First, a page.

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Alcohol Consumption - Naturopathic Perspectives

Dr. George Cho
8 November 2018

Naturopathic Perspectives
by George Cho, ND
4150 Chesswood Dr.
North York, ON M4J 2B9

Alcohol Consumption

For the past few decades, the health and medical community has recommended “moderate drinking” to the general public. However, recent scientific reports make it challenging for any reasonable doctor to continue this practice. Perhaps the time has come for the medical community to do-away with this unhelpful and unhealthful recommendation and instead champion the cause of abstinence over moderation.

Current Recommendations Are Too High

Currently, it is often recommended that men drink no more than 196 g per week and women 98 g per week of alcohol. This translates to about two drinks per day for men and one drink per day for women. However, in recent years, scientists have been sounding the alarm that these recommendations may be too high. For example, a study published earlier in 2018 looked at the relationship between alcohol consumption and risk of all-cause mortality, life-expectancy, and cardiovascular disease.[1] For all-cause mortality, they found a “positive and curvilinear association with alcohol consumption, with the lowest risk for those consuming below 100 g per week. Associations were similar for men and women.”[1]

Alcohol Consumption

We must first emphasize two things. First, for some of our lay-readers, it is important to point out that that a “positive association” does not mean “good.” In fact, in this case, it means the exact opposite. What the researchers are saying is that they found that more alcohol was associated with more risk of death. Second, remember that the current recommendation for men is not to exceed 196 g per week. Well, in this paper, they found that the lowest risk of death was found in those consuming less than 100 g per week. So, our current recommendations for men are at least 96 g higher than the amount found in this study to be associated with the lowest risk of death.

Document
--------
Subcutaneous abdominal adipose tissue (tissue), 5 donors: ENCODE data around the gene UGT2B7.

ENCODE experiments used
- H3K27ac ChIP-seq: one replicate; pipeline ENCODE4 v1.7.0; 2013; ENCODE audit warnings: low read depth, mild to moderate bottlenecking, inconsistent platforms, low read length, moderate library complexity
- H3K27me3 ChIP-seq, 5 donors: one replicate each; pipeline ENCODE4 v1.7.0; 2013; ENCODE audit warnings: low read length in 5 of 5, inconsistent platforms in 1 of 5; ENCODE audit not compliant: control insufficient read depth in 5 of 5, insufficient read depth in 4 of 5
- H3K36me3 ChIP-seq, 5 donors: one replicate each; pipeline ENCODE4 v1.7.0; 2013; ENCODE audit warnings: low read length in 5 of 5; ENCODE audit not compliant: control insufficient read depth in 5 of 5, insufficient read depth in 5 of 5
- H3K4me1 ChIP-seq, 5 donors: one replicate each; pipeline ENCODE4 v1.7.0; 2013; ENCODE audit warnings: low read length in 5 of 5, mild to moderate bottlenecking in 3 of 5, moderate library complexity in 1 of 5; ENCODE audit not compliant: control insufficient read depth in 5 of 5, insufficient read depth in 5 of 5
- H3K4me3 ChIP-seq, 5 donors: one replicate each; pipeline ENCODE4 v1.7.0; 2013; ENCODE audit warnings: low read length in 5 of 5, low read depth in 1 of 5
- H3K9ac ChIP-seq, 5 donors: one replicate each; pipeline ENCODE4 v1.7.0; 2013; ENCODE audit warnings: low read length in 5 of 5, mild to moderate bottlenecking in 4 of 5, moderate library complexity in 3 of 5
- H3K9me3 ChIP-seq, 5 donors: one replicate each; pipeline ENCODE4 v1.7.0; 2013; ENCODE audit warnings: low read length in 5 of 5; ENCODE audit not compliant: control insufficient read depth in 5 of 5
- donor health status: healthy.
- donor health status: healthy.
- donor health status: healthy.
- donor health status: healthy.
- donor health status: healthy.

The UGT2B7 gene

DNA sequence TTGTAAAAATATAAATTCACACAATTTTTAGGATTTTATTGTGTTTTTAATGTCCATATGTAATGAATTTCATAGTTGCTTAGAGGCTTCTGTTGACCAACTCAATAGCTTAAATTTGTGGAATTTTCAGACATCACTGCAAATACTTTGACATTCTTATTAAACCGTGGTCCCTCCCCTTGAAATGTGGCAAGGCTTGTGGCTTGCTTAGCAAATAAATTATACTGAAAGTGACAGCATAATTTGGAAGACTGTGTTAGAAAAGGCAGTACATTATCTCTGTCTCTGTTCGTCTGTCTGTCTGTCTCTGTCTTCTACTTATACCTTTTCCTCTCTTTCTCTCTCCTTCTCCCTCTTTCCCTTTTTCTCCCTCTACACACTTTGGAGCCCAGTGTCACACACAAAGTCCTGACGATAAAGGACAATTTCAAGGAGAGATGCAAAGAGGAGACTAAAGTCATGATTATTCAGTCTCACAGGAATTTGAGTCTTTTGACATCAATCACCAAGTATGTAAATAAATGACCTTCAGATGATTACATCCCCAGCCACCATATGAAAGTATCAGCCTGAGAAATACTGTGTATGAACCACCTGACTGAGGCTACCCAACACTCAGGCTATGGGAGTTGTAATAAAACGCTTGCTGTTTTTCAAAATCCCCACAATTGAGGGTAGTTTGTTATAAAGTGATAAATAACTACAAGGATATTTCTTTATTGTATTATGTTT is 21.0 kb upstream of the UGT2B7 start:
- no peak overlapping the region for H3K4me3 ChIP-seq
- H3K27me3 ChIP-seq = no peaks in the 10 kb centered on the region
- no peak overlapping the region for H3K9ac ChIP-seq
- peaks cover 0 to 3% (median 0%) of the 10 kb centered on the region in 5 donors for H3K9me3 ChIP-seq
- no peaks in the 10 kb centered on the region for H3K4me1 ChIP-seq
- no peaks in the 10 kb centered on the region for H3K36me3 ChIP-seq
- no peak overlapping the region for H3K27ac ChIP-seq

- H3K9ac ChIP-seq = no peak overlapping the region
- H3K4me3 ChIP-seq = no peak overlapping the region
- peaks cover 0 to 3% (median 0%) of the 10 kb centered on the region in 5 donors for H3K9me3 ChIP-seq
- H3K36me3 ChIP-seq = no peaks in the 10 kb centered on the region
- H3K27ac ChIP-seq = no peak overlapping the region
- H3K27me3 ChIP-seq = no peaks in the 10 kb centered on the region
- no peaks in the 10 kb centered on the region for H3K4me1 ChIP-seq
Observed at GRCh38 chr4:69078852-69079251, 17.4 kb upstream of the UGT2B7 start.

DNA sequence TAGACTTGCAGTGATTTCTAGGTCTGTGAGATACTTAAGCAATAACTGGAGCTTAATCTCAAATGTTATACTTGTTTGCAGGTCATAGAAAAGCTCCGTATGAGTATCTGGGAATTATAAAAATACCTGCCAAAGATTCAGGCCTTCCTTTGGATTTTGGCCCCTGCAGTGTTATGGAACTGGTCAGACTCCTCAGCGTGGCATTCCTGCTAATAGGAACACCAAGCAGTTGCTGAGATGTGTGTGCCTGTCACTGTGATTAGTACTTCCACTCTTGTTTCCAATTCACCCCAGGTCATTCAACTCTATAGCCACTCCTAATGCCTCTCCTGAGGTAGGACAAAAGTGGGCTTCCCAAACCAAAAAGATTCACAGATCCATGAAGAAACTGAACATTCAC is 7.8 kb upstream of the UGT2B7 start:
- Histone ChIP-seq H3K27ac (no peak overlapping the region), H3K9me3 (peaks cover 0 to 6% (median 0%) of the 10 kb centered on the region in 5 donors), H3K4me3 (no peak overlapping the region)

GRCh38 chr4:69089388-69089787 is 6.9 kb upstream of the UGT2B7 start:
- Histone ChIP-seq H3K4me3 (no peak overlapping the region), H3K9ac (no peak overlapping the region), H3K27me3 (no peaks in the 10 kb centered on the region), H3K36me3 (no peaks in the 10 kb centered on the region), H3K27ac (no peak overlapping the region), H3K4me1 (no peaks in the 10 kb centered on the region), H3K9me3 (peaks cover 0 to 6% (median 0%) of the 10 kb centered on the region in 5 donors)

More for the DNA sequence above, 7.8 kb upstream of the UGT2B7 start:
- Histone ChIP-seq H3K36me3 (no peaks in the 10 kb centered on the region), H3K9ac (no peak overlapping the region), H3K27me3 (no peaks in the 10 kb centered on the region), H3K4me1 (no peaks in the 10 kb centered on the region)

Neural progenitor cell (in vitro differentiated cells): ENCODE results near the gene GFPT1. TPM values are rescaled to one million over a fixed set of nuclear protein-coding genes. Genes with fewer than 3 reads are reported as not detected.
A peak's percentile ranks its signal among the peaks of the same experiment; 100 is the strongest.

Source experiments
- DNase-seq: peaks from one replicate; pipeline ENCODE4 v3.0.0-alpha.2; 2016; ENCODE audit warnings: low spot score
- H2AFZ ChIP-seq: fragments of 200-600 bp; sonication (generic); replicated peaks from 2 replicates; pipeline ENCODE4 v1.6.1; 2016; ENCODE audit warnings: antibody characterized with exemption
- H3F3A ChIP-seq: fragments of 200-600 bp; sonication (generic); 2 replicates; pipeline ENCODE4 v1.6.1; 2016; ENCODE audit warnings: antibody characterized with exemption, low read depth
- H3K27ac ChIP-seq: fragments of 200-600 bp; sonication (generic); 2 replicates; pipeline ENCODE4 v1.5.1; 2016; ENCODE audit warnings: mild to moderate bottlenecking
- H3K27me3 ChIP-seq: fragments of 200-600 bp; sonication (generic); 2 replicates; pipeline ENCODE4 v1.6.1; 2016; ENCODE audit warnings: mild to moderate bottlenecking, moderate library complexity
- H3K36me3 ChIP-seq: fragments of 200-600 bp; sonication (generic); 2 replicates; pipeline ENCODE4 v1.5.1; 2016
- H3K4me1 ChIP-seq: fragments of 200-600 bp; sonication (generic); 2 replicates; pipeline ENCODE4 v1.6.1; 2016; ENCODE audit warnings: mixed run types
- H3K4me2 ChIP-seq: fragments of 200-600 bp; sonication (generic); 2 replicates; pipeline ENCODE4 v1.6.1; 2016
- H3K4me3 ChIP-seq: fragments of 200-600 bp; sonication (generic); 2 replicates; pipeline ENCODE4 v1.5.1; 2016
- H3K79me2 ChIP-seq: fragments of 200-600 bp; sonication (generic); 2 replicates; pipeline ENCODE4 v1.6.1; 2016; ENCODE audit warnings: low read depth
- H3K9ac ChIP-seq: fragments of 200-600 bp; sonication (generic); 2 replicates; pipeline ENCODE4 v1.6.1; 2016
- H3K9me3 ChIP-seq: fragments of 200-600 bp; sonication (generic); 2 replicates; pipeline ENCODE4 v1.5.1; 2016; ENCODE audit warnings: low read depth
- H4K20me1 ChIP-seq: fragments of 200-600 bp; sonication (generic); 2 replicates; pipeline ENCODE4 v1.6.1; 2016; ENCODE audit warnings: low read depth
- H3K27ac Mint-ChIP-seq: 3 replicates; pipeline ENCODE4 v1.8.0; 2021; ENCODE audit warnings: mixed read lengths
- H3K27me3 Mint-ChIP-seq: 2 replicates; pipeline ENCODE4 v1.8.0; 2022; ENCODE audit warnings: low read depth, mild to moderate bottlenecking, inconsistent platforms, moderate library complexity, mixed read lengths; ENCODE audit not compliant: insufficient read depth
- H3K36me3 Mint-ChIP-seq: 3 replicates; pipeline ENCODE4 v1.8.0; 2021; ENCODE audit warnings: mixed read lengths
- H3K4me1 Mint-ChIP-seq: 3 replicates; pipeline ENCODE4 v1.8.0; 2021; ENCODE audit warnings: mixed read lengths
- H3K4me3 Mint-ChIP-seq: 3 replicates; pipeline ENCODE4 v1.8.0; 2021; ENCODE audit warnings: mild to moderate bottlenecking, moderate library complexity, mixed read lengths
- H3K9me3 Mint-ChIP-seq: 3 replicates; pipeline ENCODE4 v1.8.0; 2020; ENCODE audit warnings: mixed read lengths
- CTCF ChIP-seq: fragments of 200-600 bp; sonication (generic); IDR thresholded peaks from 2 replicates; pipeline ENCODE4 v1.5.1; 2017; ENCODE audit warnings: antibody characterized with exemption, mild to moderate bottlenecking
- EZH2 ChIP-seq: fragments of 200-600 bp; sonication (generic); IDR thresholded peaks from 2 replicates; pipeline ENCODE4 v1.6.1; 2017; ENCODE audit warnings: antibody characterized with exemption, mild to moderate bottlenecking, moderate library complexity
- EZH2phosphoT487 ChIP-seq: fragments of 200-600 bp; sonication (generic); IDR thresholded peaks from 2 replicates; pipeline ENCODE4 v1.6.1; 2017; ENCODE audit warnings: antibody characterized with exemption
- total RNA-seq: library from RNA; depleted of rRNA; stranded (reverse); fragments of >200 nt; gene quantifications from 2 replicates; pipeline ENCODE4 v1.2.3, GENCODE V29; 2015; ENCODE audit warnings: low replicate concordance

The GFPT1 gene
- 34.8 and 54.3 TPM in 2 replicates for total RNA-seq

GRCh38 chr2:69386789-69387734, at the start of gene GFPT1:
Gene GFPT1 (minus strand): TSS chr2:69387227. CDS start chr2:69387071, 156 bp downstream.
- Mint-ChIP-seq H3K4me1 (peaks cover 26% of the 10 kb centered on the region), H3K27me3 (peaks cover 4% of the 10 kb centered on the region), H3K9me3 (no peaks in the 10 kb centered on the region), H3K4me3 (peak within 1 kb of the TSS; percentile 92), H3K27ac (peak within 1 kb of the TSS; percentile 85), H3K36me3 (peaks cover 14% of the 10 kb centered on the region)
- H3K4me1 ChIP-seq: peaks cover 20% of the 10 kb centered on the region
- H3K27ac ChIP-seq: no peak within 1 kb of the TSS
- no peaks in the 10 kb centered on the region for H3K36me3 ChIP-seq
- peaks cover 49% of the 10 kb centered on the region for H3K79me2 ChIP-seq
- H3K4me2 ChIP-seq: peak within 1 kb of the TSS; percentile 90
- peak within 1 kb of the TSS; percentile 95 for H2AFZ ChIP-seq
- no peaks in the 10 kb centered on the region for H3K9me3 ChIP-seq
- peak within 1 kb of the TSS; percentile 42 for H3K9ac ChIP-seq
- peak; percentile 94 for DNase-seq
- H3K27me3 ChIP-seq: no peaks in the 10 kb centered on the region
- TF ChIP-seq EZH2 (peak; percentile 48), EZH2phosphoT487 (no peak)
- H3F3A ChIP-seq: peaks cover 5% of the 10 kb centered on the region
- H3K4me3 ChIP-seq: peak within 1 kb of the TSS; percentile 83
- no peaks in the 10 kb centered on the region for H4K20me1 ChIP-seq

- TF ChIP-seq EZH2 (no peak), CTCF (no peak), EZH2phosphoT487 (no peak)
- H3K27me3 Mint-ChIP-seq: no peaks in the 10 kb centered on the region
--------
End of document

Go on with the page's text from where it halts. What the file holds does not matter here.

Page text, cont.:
The report continues to share findings on the risk of death for various cardiovascular diseases. What the scientists found was “roughly linear associations with stroke, coronary disease excluding myocardial infarction, heart failure, fatal hypertensive disease, and fatal aortic aneurysm. By contrast, there was an inverse and approximately log-linear association with myocardial infarction.”[1]

Alcohol Consumption

What does “linear association” mean? Simply put, the researchers are saying: “more alcohol, more risk of death.” This is significant; why? Because the health and medical community has been trumpeting for a while now that “alcohol is good for the heart.” However, this study showed that alcohol consumption above 100 g per week was associated with increased risk of death from various heart diseases. The only condition for which alcohol lowered the risk of death was heart attack. The paper concludes with findings that alcohol consumption at current recommendations was actually associated with lower life expectancy.[1]